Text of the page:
In anticipation of moving, over the summer, I requested my medical records.
I felt that it was important to have this full set of documents on my person, especially to make sure that my transfer of care went as smoothly as possible.
When I requested my medical records, I received 1,200 pages and a bill for $365. I freaked out, of course. That is a lot of money…for paper.
The reality is that the form I filled out clearly said that if the cost was going to be beyond $50, I would be informed ahead of time. This never happened. I also went through all 1,200 pages, once I got them, and upwards of 300 were blank, had only the hospital logo on them, or had one line regarding the unsecured nature of electronic information. There were also 50 pages charged at a higher rate that I could not find.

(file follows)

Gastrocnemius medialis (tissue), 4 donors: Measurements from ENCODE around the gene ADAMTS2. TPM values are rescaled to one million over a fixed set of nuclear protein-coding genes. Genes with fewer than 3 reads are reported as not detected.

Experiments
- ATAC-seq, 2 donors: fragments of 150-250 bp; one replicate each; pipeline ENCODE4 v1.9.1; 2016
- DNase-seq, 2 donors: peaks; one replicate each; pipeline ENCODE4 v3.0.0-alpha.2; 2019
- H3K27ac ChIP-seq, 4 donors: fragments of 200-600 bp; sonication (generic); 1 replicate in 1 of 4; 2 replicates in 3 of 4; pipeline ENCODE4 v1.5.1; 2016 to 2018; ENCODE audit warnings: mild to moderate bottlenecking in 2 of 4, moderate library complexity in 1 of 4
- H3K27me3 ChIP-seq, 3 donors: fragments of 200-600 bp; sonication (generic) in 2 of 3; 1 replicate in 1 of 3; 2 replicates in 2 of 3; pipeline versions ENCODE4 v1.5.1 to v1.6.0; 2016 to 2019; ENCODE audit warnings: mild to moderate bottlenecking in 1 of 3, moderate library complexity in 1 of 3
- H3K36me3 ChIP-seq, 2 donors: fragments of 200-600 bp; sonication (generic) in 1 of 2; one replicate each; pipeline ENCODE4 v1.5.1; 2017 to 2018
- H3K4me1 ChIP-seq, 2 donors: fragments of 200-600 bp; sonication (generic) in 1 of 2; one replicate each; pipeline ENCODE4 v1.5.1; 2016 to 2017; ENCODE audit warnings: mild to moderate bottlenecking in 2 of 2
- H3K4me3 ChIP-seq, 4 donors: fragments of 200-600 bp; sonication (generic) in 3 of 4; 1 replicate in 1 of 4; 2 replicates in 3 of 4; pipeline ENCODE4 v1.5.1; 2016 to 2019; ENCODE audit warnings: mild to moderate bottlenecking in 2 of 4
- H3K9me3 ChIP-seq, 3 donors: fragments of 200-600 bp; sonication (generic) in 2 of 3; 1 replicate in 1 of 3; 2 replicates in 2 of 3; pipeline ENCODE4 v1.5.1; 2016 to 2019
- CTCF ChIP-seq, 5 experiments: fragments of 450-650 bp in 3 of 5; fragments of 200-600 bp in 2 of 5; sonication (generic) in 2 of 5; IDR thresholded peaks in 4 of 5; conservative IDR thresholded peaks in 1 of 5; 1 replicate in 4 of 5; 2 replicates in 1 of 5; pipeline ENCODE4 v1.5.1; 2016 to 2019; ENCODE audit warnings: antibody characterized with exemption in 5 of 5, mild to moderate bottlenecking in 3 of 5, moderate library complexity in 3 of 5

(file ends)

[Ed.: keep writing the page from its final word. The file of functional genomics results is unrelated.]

To be clear, if I am going to pay for my medical records – about my own, personal health – I am not going to pay for superfluous pages, which also increased the tax and shipping I was charged.
I first contacted the hospital. And they told me that I had to contact the company in Atlanta that was responsible for copying them. When I contacted Atlanta, they told me that they had to contact Michigan. Five days went by after that and I didn’t hear anything. I was totally getting the run around, so I opted to contact the Better Business Bureau. Within three days, I was told that I should have been contacted prior to processing and wasn’t, so they were only requiring that I pay $50.